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Masa Harina: A Mexican pantry staple

Fine Cooking Issue 94
Photo: Scott Phillips
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Masa harina, a flour made from specially treated ground corn, is the foundation for tortillas, tamales, sopes, and many other corn-based Mexican treats.

To make masa harina, corn kernels are dried, then rehydrated and treated with lime (calcium oxide), which makes it possible to remove the skins. Once the skins are rubbed off, the kernels are thoroughly washed and ground into soft, pliable masa (dough). The fresh masa is then dried and powdered, becoming masa harina (harina means flour).

Though fresh masa is generally preferable to masa harina, it’s very perishable and therefore difficult to find outside Mexico and its U.S.border states. Masa harina, on the other hand, has a shelf life closer to that of regular wheat flour. It’s a pantry staple even in areas where fresh masa is available. To use it, you simply add water.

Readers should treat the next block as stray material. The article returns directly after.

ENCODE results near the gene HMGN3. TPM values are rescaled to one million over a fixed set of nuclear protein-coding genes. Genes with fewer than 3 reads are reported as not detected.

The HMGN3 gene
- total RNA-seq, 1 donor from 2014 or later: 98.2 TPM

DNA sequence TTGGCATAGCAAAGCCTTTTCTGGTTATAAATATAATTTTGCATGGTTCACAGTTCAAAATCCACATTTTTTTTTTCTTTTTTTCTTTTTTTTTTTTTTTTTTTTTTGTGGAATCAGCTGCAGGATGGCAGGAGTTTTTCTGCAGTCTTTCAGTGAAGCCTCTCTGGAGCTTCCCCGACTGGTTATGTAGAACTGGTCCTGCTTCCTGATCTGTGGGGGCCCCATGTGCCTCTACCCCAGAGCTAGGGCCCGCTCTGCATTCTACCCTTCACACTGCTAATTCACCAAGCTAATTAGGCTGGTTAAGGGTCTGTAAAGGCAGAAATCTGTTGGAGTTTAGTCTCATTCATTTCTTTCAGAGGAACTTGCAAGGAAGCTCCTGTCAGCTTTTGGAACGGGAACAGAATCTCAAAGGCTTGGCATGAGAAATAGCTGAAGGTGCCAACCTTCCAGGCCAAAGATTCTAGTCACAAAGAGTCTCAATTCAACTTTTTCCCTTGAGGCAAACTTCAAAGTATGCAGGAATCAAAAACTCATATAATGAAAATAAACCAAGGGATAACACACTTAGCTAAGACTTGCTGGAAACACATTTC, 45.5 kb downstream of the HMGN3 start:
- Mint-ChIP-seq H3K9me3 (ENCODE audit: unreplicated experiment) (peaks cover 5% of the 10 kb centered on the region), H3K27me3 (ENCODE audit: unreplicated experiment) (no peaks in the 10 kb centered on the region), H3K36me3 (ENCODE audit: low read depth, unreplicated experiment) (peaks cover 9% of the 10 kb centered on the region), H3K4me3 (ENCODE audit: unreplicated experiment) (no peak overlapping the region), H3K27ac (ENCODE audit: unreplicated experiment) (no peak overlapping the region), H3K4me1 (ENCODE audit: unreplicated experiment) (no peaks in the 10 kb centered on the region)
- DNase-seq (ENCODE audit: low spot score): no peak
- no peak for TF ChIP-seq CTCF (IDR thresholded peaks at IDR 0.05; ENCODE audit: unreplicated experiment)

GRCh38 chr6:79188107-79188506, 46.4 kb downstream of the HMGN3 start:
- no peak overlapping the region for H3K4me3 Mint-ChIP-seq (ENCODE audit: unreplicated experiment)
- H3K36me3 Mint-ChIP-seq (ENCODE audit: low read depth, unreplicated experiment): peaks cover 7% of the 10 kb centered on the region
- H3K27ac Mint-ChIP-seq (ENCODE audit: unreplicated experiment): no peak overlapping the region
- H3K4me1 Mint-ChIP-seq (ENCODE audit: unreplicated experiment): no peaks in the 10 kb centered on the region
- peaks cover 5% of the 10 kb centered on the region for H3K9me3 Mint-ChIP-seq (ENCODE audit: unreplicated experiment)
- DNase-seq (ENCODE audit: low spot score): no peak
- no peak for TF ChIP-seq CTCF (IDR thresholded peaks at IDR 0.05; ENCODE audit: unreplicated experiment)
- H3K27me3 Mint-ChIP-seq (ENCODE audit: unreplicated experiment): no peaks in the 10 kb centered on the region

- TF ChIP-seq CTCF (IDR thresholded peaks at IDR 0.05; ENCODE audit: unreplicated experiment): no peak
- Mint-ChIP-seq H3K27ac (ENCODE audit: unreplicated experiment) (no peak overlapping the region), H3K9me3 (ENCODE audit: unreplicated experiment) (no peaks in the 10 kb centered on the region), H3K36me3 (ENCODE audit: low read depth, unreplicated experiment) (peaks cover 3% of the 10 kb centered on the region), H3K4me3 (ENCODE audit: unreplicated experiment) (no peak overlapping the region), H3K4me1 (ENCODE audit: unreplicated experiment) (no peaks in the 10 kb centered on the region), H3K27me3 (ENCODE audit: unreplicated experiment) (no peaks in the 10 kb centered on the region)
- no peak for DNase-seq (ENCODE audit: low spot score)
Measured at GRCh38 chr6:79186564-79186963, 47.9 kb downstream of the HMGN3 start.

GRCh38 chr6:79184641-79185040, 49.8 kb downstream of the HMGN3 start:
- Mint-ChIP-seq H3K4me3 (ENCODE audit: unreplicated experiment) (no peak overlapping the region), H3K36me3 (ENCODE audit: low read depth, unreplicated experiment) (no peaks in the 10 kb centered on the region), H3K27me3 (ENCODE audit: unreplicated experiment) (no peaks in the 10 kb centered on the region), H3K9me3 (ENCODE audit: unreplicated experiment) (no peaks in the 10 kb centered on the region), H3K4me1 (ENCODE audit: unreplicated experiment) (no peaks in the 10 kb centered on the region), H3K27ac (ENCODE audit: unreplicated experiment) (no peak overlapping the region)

Look for masa harina at Latin markets and well-stocked supermarkets, or at Mexgrocer.com. Maseca and Quaker are the most widely available brands. Store it as you would all-purpose wheat flour: well-wrapped and in a dry place for up to a year.


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